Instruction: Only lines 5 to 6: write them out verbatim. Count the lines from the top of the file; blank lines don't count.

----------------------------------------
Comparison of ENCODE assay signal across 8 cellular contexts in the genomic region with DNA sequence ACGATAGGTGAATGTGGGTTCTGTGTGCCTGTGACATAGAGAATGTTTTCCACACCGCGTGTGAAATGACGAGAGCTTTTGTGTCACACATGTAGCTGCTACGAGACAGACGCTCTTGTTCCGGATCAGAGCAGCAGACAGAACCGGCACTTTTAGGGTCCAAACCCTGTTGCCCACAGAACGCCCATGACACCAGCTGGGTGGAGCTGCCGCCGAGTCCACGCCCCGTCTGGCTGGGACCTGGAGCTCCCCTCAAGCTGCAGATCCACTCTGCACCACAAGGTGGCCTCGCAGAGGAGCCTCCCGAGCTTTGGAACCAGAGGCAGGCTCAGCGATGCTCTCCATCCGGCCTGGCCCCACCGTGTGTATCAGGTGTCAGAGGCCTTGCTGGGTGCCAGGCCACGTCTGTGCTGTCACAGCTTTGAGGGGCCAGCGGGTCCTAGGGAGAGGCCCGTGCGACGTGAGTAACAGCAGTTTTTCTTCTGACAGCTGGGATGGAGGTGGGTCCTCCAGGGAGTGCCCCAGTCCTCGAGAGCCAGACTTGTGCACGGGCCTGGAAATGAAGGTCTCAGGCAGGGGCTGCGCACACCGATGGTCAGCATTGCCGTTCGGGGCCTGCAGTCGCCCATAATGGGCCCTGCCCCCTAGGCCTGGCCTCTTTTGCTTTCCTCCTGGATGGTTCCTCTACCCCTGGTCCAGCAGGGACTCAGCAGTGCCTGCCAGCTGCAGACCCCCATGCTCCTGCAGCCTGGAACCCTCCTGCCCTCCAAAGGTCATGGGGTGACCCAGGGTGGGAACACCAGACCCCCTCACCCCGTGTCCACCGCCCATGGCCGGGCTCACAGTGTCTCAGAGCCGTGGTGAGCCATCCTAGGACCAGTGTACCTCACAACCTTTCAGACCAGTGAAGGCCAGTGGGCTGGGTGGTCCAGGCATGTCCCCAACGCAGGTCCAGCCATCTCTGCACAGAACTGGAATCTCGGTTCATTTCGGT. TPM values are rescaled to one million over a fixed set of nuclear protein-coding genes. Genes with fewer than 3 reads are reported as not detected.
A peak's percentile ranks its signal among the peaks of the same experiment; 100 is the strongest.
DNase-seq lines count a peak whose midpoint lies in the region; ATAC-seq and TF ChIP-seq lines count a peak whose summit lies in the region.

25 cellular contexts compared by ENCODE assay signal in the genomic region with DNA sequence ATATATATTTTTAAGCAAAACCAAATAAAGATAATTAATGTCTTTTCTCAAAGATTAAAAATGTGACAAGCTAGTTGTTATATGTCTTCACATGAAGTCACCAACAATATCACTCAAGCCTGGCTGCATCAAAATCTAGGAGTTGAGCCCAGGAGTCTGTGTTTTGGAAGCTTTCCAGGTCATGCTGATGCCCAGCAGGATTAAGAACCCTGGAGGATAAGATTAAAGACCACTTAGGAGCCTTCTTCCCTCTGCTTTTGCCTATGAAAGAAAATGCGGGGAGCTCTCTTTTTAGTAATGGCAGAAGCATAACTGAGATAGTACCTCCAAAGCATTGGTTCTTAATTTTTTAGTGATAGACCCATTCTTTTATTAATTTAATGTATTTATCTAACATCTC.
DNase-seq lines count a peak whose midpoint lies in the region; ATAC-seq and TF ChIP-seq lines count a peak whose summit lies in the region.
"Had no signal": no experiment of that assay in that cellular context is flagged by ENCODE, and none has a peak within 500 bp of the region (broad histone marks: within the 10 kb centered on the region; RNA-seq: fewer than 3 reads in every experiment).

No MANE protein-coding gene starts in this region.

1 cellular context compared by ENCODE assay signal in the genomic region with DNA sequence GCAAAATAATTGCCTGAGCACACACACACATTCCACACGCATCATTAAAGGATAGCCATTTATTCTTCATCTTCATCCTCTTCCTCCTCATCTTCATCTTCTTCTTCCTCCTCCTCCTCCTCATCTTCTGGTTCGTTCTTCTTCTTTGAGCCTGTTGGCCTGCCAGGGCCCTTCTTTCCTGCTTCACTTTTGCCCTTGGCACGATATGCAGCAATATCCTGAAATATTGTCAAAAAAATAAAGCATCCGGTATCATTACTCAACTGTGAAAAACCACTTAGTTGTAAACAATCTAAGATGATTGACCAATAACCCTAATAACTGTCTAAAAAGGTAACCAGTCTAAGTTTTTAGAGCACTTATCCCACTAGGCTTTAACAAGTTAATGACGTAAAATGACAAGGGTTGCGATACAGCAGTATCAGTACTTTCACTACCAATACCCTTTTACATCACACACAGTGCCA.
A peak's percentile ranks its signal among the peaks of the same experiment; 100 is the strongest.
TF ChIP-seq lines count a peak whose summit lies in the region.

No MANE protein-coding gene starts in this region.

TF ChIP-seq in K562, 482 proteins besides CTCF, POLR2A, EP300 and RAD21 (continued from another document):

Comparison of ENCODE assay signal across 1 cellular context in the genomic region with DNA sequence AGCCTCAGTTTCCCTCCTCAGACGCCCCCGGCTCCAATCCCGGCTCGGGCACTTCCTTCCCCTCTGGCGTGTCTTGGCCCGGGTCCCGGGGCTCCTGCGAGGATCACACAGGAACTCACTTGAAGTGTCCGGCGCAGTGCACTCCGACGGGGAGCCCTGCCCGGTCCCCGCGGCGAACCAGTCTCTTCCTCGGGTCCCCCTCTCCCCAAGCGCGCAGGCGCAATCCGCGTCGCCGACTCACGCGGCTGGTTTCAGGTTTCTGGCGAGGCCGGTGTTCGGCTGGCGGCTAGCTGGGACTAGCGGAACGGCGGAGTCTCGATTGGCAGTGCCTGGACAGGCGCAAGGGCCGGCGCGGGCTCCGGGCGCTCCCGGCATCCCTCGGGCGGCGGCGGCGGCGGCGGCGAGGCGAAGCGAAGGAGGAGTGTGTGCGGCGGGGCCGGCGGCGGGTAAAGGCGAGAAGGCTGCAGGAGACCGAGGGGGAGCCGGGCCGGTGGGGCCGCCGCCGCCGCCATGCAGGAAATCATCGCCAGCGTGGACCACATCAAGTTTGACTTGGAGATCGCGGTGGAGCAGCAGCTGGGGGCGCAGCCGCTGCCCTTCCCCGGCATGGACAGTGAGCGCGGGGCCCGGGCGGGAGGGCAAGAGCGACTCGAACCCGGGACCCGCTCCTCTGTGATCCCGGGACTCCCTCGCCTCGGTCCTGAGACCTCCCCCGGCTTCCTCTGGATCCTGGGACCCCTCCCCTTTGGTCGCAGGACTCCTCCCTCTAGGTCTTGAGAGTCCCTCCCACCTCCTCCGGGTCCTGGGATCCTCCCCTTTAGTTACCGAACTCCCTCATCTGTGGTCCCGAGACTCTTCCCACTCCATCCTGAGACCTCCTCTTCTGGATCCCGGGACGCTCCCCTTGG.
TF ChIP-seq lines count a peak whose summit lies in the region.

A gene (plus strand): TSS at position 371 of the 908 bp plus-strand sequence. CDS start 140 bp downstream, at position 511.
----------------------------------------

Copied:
DNase-seq lines count a peak whose midpoint lies in the region; ATAC-seq and TF ChIP-seq lines count a peak whose summit lies in the region.
"Had no signal": no experiment of that assay in that cellular context is flagged by ENCODE, and none has a peak within 500 bp of the region (broad histone marks: within the 10 kb centered on the region; RNA-seq: fewer than 3 reads in every experiment).